Wednesday, August 18, 2004

Trial date set for eye doctor

Patient claims he lost sight in one eye

Express Staff Writer

A jury will begin hearing testimony and evidence Sept. 9 in a lawsuit filed by a retired Sun Valley physician against the Wood River Valley?s only resident ophthalmologist over loss of sight in one eye after cataract surgery.

In the lawsuit to be tried before 5th District Judge Robert Elgee, Dr. Jerrold Goldman alleges he lost sight in his left eye after Dr. Stephen J. Graham, of Ketchum, performed cataract surgery on July 25, 2000.

Another patient, an unidentified woman, also claimed to have lost sight after surgery the same day, apparently due to an infection described at the time by Graham as alpha strep bacteria. Graham, who performed six cata-ract surgeries that day, reportedly performed 100 such operations per year during that period.

In an unrelated development, the Idaho Board of Medicine last year sus-pended Graham?s medical license for five years for violating the Idaho Medical Practice Act that governs conduct and standards for physicians. He was charged with prescribing thousands of doses of medications for thou-sands of patients he?d never seen or examined, but only chatted with by telephone. He also was placed under probation for similar charges in Ari-zona and Utah, two states where he now works two days each.

Graham?s license as an optometrist to provide eye care and eyeglass prescriptions but not surgery was not affected in any of the three states.

Graham, who opened his Ketchum practice in 1998, has been the target of patient complaints in other Western states. According to his testimony in sworn pre-trial depositions collected in the Idaho lawsuit filed by Goldman, Graham acknowledged he was the target of complaints in three states.

According to his deposition, Graham?s insurance company settled a complaint in 1991 in Colorado that Graham says resulted from his being held responsible for an anesthesiologist keeping ?incomplete records? and using ?inappropriate anesthesia.?

Graham confirmed that two other cases in Arizona were settled in 1991. He gave no details of the cases or terms of the settlements.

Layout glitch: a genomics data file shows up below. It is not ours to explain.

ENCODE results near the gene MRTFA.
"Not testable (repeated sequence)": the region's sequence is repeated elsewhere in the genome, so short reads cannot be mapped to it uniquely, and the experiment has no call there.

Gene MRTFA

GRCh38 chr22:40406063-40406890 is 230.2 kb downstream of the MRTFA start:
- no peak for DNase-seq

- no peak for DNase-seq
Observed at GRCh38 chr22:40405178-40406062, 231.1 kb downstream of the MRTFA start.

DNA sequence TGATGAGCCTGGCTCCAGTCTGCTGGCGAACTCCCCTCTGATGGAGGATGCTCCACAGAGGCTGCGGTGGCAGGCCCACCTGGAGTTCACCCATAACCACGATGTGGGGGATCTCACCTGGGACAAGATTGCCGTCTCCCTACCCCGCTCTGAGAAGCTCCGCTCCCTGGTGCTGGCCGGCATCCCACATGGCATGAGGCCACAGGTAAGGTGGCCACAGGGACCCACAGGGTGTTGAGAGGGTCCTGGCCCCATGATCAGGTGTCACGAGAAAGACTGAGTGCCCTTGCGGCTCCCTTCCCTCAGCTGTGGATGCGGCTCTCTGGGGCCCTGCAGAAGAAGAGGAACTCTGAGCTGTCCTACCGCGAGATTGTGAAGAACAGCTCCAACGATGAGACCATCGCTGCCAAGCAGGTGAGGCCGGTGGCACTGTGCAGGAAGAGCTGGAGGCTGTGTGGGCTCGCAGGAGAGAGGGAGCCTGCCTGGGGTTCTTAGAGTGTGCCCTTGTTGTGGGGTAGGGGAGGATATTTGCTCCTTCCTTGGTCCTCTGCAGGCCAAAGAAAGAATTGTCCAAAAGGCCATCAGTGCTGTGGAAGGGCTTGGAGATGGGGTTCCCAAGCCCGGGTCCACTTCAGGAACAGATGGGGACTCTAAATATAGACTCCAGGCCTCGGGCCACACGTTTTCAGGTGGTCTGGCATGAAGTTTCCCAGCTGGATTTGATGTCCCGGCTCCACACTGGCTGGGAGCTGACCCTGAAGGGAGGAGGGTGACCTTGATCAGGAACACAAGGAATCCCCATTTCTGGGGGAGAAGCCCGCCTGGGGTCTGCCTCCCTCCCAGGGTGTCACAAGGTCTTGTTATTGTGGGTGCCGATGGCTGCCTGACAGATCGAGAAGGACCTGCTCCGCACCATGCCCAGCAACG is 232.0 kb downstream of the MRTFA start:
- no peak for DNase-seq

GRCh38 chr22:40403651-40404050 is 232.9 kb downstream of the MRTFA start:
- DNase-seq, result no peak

Graham confirmed in the deposition in response to a question from Goldman?s attorney, Lee Schlender, that he settled a complaint in 1995 in New Mexico involving a patient who was dissatisfied with surgery.

Schlender has included in the lawsuit?s documents a letter from Graham dated March 12, 1997, applying for disability compensation in which he cited his failing eyesight and unwillingness to perform delicate intraocular surgeries that could include cataracts.

The 1997 claim for disability income from his New York Life policy lapsed. Graham explained in a deposition that he felt New York Life was ?stiff arming? him by offering only partial disability, which he called insuf-ficient for meeting his needs.

But Graham renewed the application in March 2001.

In his new claim, Graham wrote that ?I have had to cease performing intraocular surgery because the best corrected vision in my right eye is less than 20/00 and my left eye is 20/25.? Graham described the condition as pre-phthisis, a medical term for ?a dwindling or wasting away.?

The declining eyesight, Graham wrote, is ?the cumulative injury to the right eye as a result of multiple surgeries.? He didn?t indicate whether his sight problems were the result of surgeries on his eyes, or because of using his eyes for delicate surgeries.

The March 2001 disability claim form contained the statement that his last surgery was performed on July 15, 2000, which would have been 10 days before he performed cataract surgery on Goldman. However, in a sworn deposition, he later corrected that date, saying his last day of surgery was July 25, 2000, the day he conducted the cataract surgery on Goldman.

Two years later in a deposition taken in connection with his disability claim against New York Life and now included in the Goldman lawsuit files, Graham answered a series of questions by his Boise attorney, Donald Farley, on July 11, 2002, about his eyesight:

Q: ?You described your present vision out of your right eye as hand shadows or hand movements only??

A: (Graham): Correct.?

Q: If you close your left eye and look at Mr. Prusynski (Mark Prusynski, a Boise attorney representing New York Life), can you see him??

A: ?No.?

Q: ?Can you see the associate seated next to him??

A: ?No.?

Q: ?Can you see the court reporter??

A: ?No.?

There is no indication in court records whether New York Life approved Graham?s claim of disability or whether he is receiving any disability in-come. In his claim, he estimated his gross annual income at up to $420,000.

Fifth District Judge Robert Elgee verbally approved on Aug. 9 an amended complaint (later filed in writing on Aug. 16) by attorney Schlender against Graham, alleging that ?he (Graham) operated on Goldman when he himself was physically and mentally impaired to the point that, by his own admission, he could not see what he was doing and should not have been practicing surgery.?

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